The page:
Janet and I had plenty of questions to ask about how Chuck was feeling. We also tried to keep things light, offering up stories and anecdotes about our own lives and some of the funny people we’ve encountered. Chuck was happy not to have to answer too many question, and equally curious to hear our stories. Soon it was time for Janet’s brother to make his own trip to the hospital for more radiation. We left and came back in the late afternoon and sat and chatted with him some more. That night we watched an emotionally uplifting, good natured film, “The Blind Side.”
It was a good film with a happy ending and it seemed to put Chuck in a positive frame of mind. Needless to say he gets sleepy fairly early every night, so we left after the movie, telling Chuck and his wife we’d be back again the next day.
Thursday, 9/9/10, Charlotte, N.C. – Thursday ended up being pretty much a carbon copy of the day before with our arrival at Chuck’s in the late morning and the break for radiation. However, instead of leaving, we stayed at Chuck’s house and read while he was at the hospital. I also observed that there seemed to be a considerable improvement in Chuck’s mood. His face just looked less sad and he laughed and talked more often. Thinking that laughter is often the best remedy, I borrowed a copy of the classic knee slapper, “My Cousin Vinny” from Chuck’s friend Jim. Around 5:00 p.m. we sat down and watched that movie and all laughed quite a bit at good old Joe Pesci and friends.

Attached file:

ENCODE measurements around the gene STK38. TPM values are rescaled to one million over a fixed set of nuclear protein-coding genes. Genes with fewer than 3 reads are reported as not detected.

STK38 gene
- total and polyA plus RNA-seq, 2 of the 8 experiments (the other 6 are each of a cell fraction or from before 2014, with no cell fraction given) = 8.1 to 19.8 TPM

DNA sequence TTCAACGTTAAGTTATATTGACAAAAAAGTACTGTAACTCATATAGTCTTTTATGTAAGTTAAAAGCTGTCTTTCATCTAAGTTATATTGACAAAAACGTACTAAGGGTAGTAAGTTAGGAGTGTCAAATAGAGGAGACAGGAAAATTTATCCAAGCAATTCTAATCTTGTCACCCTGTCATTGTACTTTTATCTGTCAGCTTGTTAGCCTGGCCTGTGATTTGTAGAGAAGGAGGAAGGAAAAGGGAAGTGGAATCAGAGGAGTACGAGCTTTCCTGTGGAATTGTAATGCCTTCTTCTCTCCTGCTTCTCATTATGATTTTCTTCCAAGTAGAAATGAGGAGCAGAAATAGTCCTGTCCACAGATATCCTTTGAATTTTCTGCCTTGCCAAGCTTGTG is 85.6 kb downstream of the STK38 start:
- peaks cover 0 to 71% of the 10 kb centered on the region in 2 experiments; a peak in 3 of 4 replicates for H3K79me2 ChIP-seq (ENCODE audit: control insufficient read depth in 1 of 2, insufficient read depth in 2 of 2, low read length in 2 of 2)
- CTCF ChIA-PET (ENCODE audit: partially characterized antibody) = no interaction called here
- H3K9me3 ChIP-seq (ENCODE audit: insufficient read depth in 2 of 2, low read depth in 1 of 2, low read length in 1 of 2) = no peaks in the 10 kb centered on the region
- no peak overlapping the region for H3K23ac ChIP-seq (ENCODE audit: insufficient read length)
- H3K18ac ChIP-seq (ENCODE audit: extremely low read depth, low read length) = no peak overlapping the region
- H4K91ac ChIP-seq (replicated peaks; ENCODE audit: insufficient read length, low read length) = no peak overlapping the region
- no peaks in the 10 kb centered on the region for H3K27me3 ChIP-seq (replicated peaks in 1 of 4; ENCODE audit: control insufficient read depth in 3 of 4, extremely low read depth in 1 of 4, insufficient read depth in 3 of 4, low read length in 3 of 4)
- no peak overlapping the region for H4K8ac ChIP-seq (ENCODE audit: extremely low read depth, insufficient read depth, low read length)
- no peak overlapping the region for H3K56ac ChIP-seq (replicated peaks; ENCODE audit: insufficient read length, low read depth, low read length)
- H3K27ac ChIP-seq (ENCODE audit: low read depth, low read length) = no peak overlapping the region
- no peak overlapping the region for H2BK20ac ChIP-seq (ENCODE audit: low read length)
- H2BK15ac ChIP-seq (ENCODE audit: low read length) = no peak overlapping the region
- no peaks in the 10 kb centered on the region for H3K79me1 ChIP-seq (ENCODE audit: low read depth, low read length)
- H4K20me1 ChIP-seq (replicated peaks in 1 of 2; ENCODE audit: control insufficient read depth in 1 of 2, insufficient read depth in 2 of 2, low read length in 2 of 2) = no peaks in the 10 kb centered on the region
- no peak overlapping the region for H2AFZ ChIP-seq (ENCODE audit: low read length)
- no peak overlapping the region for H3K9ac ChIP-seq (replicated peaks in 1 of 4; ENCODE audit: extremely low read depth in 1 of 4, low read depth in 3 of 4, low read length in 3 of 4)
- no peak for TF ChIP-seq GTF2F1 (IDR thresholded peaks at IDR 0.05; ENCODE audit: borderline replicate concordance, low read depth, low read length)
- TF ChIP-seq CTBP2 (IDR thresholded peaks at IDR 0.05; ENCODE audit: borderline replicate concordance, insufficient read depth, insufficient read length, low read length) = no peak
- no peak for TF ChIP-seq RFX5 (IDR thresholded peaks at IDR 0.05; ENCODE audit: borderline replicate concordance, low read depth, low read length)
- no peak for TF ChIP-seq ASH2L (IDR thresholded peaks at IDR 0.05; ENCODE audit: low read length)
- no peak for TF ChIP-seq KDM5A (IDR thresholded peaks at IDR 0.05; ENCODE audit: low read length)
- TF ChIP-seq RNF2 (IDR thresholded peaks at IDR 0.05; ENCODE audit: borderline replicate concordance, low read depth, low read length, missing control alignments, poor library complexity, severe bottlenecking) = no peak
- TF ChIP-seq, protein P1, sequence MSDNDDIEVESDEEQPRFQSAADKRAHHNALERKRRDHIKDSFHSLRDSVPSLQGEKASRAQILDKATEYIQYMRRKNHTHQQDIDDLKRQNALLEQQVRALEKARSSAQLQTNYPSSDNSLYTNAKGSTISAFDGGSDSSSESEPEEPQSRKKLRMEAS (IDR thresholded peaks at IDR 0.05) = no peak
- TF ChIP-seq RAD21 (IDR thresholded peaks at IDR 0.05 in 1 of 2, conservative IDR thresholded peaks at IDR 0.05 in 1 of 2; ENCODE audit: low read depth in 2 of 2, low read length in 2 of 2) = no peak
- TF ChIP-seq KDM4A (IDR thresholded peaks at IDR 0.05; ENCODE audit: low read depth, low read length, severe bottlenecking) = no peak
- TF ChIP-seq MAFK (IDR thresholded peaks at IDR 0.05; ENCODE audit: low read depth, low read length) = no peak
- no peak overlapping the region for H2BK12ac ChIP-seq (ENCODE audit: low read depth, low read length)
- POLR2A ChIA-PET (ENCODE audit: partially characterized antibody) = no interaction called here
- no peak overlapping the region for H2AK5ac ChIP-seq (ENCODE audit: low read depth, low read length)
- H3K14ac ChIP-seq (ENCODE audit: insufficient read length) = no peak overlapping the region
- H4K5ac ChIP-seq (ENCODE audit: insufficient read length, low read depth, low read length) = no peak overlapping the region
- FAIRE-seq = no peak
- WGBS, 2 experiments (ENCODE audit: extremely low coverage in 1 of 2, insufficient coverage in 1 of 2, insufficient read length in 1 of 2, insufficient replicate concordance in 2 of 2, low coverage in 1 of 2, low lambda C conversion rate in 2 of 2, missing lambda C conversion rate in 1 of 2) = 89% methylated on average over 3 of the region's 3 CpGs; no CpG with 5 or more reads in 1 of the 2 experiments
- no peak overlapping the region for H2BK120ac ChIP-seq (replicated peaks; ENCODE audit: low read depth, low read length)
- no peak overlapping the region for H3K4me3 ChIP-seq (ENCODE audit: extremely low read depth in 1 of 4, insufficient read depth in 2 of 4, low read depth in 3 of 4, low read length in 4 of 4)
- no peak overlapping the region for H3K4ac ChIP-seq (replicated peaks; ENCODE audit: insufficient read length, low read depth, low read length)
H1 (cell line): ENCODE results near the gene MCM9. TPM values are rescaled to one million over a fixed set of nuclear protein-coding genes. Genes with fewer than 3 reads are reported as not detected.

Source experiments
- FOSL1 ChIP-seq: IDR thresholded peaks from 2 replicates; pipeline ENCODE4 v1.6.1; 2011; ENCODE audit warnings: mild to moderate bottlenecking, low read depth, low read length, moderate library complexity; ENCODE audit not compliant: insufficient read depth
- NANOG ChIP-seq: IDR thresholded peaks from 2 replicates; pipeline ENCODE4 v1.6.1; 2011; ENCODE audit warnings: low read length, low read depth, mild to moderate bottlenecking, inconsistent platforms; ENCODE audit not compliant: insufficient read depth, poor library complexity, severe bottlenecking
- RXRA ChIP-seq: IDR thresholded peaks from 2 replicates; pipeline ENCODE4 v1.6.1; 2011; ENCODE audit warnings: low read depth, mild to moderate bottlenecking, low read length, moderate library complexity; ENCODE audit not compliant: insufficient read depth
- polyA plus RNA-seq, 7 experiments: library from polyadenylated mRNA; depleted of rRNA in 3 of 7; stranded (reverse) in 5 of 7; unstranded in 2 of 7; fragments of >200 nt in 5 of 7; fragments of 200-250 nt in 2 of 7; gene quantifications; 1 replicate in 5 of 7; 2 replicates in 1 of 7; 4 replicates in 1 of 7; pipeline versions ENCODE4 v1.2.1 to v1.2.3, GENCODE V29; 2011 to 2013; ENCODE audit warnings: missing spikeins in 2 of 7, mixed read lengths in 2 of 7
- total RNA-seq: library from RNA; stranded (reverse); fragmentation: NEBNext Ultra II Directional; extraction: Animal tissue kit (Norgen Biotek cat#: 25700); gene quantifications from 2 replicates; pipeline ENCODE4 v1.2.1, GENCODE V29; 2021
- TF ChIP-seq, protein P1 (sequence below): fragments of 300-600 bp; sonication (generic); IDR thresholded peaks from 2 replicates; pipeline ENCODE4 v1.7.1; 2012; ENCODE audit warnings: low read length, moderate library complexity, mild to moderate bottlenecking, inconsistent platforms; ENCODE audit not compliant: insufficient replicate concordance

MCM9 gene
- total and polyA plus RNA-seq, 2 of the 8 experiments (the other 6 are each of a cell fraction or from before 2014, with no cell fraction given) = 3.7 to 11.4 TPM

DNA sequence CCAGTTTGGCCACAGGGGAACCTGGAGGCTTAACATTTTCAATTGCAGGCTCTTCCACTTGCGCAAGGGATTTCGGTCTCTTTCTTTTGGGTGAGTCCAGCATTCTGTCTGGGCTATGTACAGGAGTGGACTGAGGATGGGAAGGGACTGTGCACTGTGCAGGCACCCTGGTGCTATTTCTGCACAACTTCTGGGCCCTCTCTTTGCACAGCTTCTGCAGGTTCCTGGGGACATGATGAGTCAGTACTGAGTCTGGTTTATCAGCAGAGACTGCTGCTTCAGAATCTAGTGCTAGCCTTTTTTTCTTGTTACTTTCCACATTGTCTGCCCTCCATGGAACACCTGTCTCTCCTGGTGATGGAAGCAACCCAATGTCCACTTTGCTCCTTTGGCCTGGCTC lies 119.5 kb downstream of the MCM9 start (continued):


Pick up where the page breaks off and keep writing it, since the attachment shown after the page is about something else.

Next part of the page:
As I said Chuck’s spirit’s seemed to have lifted since the day before. In fact, he was feeling so good on Thursday that all day he kept talking about taking a trip in the evening to a candy store called Kilwin’s. In fact, Chuck pretty much insisted that we all pile into a car and go for a ride across town to a trendy area with a group of shops where Kilwin’s was located.
Inside the smell of fudge, chocolate and ice cream filled our senses and soon filled our stomachs as well. And despite the fact that Chuck couldn’t eat or drink anything, it didn’t matter. He truly seemed to delight in the sight of seeing us having fun, selecting our favorite flavor of ice cream or enjoying a slice of freshly made chocolate fudge. He just looked on and smiled now and then.
We walked back to our car, stopping to look in shop windows on this gorgeous southern September night. It was great to see Chuck and Julie walking hand in hand. And as I noticed Chuck watching us enjoy ourselves, I realized that this was why everyone loves Chuck so much. It’s because Chuck simply cares so much about making sure his friends and family are having a great time.
I remembered how on past visits he would always be pointing out places of interest along the road in North Carolina, making sure I was comfortable and part of the conversation. Last Christmas, as a gift to his family, Chuck rented out a very luxurious and expensive beach house in Charleston, South Carolina. Once again, another example of Chuck’s generosity. Chuck is one of a kind, an incredibly loving and generous man who loves to give of himself. And how can you not love that.